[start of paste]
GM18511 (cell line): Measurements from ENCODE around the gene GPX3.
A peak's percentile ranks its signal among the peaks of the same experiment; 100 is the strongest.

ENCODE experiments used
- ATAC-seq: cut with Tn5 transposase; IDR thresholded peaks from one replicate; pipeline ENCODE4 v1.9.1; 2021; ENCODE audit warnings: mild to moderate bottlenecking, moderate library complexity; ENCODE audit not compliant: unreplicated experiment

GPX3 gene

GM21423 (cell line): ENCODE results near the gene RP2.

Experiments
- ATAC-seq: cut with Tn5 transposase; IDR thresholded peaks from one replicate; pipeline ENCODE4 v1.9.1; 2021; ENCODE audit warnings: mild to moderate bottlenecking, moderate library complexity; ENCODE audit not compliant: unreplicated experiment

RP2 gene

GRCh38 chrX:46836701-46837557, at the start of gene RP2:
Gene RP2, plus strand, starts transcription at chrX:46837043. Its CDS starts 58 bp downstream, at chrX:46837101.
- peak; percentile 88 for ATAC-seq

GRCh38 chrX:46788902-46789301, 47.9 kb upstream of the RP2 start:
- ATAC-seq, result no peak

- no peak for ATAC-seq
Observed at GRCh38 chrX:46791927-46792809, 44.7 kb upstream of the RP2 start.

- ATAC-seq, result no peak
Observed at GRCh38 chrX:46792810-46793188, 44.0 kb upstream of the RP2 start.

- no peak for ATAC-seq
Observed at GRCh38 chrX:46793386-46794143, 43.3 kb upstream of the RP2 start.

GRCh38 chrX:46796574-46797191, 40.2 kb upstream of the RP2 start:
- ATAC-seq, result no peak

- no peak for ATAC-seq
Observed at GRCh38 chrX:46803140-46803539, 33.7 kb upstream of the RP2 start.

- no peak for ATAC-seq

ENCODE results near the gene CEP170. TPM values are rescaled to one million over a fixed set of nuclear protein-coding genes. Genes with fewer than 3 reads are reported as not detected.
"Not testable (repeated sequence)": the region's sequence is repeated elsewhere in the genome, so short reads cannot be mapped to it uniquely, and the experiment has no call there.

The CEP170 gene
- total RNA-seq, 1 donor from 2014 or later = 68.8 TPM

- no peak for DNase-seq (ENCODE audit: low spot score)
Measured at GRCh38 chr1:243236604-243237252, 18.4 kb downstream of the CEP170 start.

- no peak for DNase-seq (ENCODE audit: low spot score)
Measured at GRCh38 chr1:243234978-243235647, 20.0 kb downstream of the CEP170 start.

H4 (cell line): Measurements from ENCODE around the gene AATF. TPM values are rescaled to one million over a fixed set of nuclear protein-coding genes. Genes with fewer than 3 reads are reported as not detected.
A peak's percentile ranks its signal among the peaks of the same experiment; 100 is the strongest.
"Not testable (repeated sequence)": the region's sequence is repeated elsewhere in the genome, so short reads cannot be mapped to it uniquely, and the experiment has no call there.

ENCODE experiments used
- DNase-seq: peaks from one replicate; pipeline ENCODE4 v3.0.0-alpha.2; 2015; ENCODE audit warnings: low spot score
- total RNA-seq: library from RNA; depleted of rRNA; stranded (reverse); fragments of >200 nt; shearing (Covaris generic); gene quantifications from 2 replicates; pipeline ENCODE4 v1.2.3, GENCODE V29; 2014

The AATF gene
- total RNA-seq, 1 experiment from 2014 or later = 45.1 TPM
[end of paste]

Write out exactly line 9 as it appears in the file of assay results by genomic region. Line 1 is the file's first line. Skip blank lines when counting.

RP2 gene